JOURNAL ARTICLE

Sexual function, relationship adjustment, and the relational impact of pain in male partners of women with provoked vulvar pain

Kelly B Smith, Caroline F Pukall
Journal of Sexual Medicine 2014, 11 (5): 1283-93
24612656

INTRODUCTION: Despite the impact of provoked vulvar pain on women's sexuality and the partnered sexual context in which the pain typically occurs, partners have not been included widely in research.

AIMS: To examine sexual and relationship functioning of male partners of women with provoked vulvar pain symptoms using a controlled design and to assess the impact of the pain on their relationship.

METHODS: Fifty male pain partners and 56 male controls completed questionnaires to assess sexual communication, sexual functioning/satisfaction, sexual esteem, relationship adjustment, and psychological health. Participants also completed numeric rating scales to assess the importance of sex to them and the extent to which they felt their relationship matched a satisfying relationship. To assess the relational impact of vulvar pain, pain partners were asked to indicate whether the pain had impacted their relationship, and, if yes, rated this impact.

MAIN OUTCOME MEASURES: Main outcome measures included the Dyadic Sexual Communication Scale, the International Index of Erectile Function, the Sexuality Scale, the Dyadic Adjustment Scale, the 12-Item Short-Form Health Survey, and numeric rating scales.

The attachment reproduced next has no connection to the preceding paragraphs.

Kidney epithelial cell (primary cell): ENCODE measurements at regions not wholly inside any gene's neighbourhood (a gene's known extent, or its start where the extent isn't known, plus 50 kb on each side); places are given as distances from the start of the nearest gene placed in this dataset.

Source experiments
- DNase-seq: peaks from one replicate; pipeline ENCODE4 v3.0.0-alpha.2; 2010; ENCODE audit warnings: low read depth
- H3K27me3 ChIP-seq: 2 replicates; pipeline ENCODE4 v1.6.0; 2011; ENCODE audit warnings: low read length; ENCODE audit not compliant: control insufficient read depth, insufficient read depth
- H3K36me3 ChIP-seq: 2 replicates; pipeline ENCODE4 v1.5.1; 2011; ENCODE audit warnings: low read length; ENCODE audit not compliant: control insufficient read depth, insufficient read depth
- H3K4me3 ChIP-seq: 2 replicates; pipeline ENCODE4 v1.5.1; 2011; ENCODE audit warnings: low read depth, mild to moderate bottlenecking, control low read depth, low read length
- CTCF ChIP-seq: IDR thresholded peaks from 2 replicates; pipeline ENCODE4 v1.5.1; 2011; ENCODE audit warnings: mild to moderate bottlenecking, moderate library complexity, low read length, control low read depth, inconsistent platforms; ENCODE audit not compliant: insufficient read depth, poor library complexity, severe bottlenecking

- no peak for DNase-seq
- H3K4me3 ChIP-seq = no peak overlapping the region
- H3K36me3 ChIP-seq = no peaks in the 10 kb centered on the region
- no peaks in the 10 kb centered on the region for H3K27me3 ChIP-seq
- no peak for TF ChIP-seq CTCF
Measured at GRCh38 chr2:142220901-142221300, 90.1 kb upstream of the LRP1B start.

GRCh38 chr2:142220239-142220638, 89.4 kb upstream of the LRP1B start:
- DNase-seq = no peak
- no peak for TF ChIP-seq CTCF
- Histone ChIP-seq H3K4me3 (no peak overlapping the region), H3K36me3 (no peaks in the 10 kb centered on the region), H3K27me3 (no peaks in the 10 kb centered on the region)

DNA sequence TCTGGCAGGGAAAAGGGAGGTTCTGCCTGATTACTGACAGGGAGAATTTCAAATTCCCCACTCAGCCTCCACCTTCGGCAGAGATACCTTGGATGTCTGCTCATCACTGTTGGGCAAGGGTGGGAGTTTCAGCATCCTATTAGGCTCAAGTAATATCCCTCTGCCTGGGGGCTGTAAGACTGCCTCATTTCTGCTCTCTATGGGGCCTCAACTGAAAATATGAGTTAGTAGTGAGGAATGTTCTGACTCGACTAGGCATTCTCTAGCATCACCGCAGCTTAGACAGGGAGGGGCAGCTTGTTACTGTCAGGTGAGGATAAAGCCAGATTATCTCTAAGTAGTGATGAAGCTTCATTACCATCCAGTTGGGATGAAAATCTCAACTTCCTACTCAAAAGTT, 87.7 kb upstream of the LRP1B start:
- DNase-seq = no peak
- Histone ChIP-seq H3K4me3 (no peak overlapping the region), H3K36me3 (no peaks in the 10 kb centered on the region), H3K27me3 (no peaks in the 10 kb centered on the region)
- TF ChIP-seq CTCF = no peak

RESULTS: Pain partners reported significantly poorer sexual communication and erectile function and less sexual satisfaction compared with controls. They also reported significantly less affectional expression within their relationships and were more likely than controls to report a discrepancy between their relationship and their idea of a satisfying relationship. Almost 73% (n = 32/44) of pain partners reported a negative relational impact of vulvar pain. No significant differences in sexual desire, orgasmic function, sexual esteem, relationship satisfaction and consensus, psychological health, or importance of sex were found between groups.

CONCLUSIONS: Provoked vulvar pain partners appear negatively impacted with regard to some sexual and physical aspects of their relationship. As one of the few controlled studies to investigate partner functioning in the context of provoked vulvar pain, this study has future research implications and supports the involvement of partners in treatment.

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